By investigating cells, researchers can “stumble” on the next big thing in medicine

By investigating cells, researchers can "stumble" on the next big thing in medicine

Welcome to the latest edition of Biomed Bites, a weekly feature that introduces readers to some of Stanford’s most innovative researchers.

Tobias Meyer, PhD, was hooked on biology when he learned humans are made out of cells — 10 trillion distinct little entities, joining together to make a human. (“The way to remember this number is that it is approximately the same as the number of dollars in the American debt,” Meyer suggests in the video above.) He goes on to say:

What fascinated me is that each of these individual cells is really something like a small computer that senses the environment — for example hormones it senses but also pathogens like bacteria or even stress.

Then it processes that information, which makes it do things like secrete, divide, or move. So my lab is particularly interested in this question of how cells integrate all these important signals.

Now chair of the Department of Chemical and Systems Biology at Stanford, Meyer and his team try to decipher how the cells that make up the human body work together:

For example, we recently found a receptor that senses calcium in cells that has not been found before. We were able to show this is important in many different systems like immunology and now many drugs companies are using it to develop drugs they didn’t have before.

For Meyer, the takeaway from his experience in biomedical research is clear: “By doing fundamental research, we often stumble accidentally on a big thing that can have a big impact later in human health.”

Learn more about Stanford Medicine’s Biomedical Innovation Initiative and about other faculty leaders who are driving biomedical innovation here.

Cancer, Evolution, Genetics, Infectious Disease, Microbiology, Research, Stanford News

Bubble, bubble, toil and trouble – yeast dynasties give up their secrets

Bubble, bubble, toil and trouble - yeast dynasties give up their secrets

yeasty brew

Apologies to Shakespeare for the misquote (I’ve just learned to my surprise that it’s actually “Double, double, toil and trouble“), but it’s a too-perfect lead-in to geneticist Gavin Sherlock’s recent study on yeast population dynamics for me to be bothered by facts.

Sherlock, PhD, and his colleagues devised a way to label and track the fate of individual yeast cells and their progeny in a population using heritable DNA “barcodes” inserted into their genomes. In this way, they could track the rise and fall of dynasties as the yeast battled for ever more scarce resources (in this case, the sugar glucose), much like what happens in the gentle bubbling of a sourdough starter or a new batch of beer.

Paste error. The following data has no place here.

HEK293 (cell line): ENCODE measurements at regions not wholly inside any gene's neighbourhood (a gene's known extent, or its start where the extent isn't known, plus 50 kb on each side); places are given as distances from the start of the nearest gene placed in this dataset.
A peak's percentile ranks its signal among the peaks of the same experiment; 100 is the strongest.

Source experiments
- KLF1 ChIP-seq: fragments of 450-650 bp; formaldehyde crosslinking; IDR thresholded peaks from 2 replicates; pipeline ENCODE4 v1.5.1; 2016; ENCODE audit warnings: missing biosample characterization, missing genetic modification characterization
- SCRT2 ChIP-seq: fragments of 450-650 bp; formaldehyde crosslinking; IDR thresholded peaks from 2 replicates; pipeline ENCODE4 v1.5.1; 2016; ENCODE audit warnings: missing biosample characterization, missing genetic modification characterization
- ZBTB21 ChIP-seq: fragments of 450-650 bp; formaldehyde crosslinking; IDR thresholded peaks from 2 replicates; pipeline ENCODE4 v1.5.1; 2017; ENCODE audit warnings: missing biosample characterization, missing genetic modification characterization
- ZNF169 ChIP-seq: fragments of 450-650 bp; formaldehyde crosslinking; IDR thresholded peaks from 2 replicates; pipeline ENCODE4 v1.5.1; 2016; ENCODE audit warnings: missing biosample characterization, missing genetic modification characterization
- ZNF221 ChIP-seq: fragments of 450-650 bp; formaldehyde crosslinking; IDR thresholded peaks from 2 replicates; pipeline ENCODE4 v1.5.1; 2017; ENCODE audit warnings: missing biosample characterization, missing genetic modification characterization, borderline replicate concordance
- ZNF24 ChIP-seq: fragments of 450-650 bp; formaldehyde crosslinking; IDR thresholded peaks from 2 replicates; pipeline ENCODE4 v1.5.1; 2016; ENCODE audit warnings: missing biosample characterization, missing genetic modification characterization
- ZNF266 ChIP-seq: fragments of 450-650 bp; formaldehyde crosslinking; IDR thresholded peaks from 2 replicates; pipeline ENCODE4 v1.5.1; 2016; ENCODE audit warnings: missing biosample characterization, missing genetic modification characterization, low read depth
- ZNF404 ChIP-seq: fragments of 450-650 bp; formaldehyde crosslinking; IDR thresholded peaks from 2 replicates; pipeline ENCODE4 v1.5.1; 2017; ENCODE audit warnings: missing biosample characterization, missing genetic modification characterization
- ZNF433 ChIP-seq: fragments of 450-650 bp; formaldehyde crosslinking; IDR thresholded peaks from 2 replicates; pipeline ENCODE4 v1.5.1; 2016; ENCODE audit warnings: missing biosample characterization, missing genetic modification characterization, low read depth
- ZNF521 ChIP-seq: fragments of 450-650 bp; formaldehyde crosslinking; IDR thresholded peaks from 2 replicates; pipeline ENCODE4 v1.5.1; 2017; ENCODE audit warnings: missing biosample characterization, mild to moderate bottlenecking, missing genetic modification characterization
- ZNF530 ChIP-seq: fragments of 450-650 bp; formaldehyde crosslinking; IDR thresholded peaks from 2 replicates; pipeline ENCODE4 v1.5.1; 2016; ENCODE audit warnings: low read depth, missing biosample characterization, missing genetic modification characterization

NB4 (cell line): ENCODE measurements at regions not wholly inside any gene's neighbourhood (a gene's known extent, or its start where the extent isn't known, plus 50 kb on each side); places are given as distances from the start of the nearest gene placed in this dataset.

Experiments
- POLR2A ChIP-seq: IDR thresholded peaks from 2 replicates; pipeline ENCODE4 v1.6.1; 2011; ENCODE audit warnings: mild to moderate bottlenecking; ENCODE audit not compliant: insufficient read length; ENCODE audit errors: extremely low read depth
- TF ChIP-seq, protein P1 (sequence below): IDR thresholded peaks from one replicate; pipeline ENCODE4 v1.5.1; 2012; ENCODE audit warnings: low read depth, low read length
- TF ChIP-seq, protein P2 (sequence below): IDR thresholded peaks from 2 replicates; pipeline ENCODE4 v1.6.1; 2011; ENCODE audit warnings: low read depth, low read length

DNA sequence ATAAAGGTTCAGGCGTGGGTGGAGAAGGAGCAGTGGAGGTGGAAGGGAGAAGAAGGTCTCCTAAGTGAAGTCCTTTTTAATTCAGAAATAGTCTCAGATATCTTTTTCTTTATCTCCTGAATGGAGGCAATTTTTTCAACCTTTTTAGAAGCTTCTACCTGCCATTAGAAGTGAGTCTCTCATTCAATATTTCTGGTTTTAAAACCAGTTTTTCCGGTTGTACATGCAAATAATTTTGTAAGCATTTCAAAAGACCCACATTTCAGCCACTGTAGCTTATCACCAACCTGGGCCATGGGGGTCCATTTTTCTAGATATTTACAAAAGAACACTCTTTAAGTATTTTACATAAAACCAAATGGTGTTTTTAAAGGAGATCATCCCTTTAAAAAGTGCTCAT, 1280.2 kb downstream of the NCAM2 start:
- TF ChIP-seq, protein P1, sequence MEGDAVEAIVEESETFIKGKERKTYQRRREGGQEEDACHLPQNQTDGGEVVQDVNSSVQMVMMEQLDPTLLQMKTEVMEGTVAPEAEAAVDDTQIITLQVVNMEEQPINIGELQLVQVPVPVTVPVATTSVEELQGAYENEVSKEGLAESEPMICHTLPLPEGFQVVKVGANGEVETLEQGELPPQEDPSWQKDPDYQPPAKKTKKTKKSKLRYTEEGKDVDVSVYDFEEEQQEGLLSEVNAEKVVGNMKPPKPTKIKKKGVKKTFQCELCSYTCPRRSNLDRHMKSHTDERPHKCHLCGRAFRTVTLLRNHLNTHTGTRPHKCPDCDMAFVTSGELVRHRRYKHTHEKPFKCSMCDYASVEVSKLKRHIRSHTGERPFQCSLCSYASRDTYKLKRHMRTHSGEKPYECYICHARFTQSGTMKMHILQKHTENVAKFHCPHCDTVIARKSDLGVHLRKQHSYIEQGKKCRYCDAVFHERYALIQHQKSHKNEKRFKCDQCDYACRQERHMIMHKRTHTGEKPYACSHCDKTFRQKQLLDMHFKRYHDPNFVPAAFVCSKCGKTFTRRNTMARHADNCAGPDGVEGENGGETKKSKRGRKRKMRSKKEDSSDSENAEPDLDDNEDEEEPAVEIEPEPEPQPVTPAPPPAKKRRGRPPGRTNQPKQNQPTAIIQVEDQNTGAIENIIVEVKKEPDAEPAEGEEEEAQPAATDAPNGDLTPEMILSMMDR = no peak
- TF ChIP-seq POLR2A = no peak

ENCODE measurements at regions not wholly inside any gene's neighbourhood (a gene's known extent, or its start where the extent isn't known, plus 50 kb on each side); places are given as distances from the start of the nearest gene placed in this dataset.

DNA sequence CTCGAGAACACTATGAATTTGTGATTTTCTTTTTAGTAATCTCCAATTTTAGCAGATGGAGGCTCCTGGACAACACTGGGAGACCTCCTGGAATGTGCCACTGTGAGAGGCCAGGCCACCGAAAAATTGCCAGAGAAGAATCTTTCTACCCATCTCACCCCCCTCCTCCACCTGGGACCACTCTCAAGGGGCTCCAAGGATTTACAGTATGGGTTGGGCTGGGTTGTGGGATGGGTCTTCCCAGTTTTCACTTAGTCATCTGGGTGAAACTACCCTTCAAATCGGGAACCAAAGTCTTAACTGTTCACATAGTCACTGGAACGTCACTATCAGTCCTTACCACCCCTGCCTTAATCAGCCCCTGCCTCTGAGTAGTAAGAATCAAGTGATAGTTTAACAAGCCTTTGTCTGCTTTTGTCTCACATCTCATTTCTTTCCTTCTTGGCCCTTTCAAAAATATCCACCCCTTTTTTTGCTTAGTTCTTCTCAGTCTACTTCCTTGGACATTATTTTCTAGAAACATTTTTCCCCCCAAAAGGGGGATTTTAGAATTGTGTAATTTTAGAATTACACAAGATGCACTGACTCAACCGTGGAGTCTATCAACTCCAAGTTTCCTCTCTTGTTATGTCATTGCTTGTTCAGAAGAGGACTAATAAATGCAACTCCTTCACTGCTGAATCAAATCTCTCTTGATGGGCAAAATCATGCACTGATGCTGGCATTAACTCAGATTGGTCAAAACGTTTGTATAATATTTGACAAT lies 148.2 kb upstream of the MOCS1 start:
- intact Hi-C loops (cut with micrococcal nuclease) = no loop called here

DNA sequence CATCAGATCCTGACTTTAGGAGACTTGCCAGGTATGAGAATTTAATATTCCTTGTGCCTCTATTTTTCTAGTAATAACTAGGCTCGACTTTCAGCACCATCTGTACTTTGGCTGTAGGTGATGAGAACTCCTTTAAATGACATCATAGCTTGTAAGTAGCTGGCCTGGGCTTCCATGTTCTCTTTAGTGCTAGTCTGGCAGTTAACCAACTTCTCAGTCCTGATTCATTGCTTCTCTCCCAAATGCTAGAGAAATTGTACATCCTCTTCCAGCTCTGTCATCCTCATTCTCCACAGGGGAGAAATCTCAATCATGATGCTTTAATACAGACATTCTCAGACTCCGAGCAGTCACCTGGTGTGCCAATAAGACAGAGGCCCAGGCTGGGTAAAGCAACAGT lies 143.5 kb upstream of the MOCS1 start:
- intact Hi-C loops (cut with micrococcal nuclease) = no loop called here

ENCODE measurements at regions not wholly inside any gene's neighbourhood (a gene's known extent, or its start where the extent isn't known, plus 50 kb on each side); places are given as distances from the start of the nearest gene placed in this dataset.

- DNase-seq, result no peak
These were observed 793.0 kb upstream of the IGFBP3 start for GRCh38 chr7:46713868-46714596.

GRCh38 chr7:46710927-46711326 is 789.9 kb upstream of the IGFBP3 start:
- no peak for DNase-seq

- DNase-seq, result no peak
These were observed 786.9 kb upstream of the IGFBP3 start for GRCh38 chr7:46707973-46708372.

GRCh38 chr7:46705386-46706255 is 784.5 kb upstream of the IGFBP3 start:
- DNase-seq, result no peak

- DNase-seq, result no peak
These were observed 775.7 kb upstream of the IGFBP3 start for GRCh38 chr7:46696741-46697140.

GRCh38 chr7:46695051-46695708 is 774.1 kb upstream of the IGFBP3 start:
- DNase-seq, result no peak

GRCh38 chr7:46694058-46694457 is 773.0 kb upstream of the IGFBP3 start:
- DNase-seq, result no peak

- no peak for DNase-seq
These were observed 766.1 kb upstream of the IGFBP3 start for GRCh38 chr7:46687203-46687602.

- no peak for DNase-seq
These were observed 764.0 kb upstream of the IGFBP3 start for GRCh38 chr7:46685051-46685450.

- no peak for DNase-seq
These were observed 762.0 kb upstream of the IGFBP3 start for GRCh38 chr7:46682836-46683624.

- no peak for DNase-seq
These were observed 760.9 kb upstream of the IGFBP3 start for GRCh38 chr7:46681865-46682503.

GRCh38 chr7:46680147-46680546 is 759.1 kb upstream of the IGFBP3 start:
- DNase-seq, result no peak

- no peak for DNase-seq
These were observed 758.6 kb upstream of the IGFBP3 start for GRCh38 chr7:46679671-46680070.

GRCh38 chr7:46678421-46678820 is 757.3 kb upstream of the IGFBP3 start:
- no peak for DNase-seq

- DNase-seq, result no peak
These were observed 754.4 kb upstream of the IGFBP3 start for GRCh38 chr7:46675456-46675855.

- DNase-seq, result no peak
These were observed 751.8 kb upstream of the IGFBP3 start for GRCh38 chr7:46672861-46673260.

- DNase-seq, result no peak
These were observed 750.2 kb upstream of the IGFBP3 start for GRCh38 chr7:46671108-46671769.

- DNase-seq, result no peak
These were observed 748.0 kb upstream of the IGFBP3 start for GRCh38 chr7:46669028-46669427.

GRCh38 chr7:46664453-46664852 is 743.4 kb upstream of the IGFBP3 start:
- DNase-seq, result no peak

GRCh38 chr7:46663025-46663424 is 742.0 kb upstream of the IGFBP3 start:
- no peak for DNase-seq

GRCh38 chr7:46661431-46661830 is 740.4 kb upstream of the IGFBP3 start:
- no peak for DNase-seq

Their research was published today in Nature.

From our release:

Dividing yeast naturally accumulate mutations as they repeatedly copy their DNA. Some of these mutations may allow cells to gobble up the sugar in the broth more quickly than others, or perhaps give them an extra push to squeeze in just one more cell division than their competitors.

Sherlock and his colleagues found that about one percent of all randomly acquired mutations conferred a fitness benefit that allowed the progeny of one cell to increase in numbers more rapidly than their peers. They also learned that the growth of the population is driven at first by many mutations of modest benefit. Later generations see the rise of the big guns – a few mutations that give carriers a substantial advantage.

This type of clonal evolution mirrors how a bacterium or virus spreads through the human body, or how a cancer cell develops mutations that allow it to evade treatment. It is also somewhat similar to a problem that kept some snooty 19th century English scientists up at night, worried that aristocratic surnames would die out because rich and socially successful families were having fewer children than the working poor. As a result, these scientists developed what’s known as the “science of branching theory.” They described the research in a paper in 1875 called “On the probability of extinction of families,” and Sherlock and his colleagues used some of the mathematical principles described in the paper to conduct their analysis.

Continue Reading »

Events, Immunology, Infectious Disease, Microbiology, Public Health

A look at our disappearing microbes

A look at our disappearing microbes